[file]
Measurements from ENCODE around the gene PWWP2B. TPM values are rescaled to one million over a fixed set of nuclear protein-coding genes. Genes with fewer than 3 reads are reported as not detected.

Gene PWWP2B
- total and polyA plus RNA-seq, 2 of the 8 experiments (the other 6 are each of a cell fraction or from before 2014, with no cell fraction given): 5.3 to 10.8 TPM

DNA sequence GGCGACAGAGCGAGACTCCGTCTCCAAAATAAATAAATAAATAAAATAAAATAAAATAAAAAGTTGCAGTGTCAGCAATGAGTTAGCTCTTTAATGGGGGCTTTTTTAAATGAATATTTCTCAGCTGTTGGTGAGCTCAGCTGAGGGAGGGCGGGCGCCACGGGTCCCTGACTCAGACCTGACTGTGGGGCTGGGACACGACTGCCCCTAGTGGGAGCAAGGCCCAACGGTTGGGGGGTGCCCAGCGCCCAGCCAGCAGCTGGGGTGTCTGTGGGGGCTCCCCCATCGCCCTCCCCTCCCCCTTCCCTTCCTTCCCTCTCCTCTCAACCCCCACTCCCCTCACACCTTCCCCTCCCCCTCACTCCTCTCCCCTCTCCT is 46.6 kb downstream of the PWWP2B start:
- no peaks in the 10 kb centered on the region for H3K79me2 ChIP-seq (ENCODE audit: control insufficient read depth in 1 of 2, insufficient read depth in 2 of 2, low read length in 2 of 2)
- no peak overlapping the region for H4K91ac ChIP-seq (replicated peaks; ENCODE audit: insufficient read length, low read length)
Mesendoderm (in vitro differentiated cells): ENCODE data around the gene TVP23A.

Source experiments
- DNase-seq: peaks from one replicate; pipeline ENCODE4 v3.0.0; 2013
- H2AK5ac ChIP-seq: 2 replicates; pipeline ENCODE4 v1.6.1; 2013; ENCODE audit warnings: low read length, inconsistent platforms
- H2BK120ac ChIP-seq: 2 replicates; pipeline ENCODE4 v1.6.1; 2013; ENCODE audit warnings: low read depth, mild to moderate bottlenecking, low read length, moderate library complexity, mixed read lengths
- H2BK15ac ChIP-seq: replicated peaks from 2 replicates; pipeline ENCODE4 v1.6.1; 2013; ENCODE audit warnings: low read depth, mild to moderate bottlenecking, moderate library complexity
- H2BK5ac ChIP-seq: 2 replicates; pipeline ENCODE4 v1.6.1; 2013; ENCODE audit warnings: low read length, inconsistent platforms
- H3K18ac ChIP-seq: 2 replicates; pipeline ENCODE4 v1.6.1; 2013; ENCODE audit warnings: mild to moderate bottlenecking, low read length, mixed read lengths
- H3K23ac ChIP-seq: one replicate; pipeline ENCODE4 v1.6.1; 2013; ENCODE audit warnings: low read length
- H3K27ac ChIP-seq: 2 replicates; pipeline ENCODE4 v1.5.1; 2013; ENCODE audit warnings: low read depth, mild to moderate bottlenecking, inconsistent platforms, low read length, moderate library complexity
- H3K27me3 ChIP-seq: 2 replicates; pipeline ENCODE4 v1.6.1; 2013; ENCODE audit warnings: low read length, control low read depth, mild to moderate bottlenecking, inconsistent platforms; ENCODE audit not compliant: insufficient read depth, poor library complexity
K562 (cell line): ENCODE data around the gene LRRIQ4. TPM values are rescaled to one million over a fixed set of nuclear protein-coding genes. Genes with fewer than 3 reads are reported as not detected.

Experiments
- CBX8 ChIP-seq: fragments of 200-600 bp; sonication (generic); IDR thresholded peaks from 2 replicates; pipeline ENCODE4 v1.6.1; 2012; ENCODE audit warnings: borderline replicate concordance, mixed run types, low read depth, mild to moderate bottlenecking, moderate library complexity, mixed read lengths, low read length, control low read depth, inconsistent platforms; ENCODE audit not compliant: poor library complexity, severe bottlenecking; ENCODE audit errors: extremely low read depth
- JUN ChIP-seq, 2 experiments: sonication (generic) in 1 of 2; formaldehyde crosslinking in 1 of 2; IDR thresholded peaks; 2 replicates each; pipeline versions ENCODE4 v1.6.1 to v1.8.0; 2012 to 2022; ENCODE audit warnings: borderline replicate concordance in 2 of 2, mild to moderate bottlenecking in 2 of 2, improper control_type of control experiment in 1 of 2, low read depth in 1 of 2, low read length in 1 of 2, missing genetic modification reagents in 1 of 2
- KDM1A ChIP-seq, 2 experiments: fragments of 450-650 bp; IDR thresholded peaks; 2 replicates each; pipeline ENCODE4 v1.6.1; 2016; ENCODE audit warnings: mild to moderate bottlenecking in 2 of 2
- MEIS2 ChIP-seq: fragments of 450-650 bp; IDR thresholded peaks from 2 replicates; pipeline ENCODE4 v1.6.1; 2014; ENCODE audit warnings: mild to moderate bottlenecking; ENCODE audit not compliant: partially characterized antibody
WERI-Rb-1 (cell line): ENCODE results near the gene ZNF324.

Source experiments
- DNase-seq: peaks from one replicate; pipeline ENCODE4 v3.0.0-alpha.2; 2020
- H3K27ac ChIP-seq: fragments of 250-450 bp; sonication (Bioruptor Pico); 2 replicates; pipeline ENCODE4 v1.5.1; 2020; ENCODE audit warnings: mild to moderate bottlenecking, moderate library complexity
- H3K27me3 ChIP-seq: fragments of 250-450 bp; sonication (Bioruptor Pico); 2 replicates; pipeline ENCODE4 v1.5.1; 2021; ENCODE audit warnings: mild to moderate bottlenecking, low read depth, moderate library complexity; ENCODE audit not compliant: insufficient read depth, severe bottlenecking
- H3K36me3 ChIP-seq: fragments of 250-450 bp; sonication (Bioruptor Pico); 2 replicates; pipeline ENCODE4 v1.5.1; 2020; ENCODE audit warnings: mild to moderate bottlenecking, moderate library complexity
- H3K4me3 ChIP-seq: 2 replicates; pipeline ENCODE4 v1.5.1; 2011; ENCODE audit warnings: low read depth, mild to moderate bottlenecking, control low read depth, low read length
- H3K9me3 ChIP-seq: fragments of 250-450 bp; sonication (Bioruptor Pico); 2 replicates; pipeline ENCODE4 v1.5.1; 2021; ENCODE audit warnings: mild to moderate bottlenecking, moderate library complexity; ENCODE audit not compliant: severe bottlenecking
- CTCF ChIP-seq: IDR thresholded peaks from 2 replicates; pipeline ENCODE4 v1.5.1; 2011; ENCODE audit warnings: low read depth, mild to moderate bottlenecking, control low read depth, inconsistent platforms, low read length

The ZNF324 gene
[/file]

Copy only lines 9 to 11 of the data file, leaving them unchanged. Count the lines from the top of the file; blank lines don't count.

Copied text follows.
- DNase-seq: peaks from one replicate; pipeline ENCODE4 v3.0.0; 2013
- H2AK5ac ChIP-seq: 2 replicates; pipeline ENCODE4 v1.6.1; 2013; ENCODE audit warnings: low read length, inconsistent platforms
- H2BK120ac ChIP-seq: 2 replicates; pipeline ENCODE4 v1.6.1; 2013; ENCODE audit warnings: low read depth, mild to moderate bottlenecking, low read length, moderate library complexity, mixed read lengths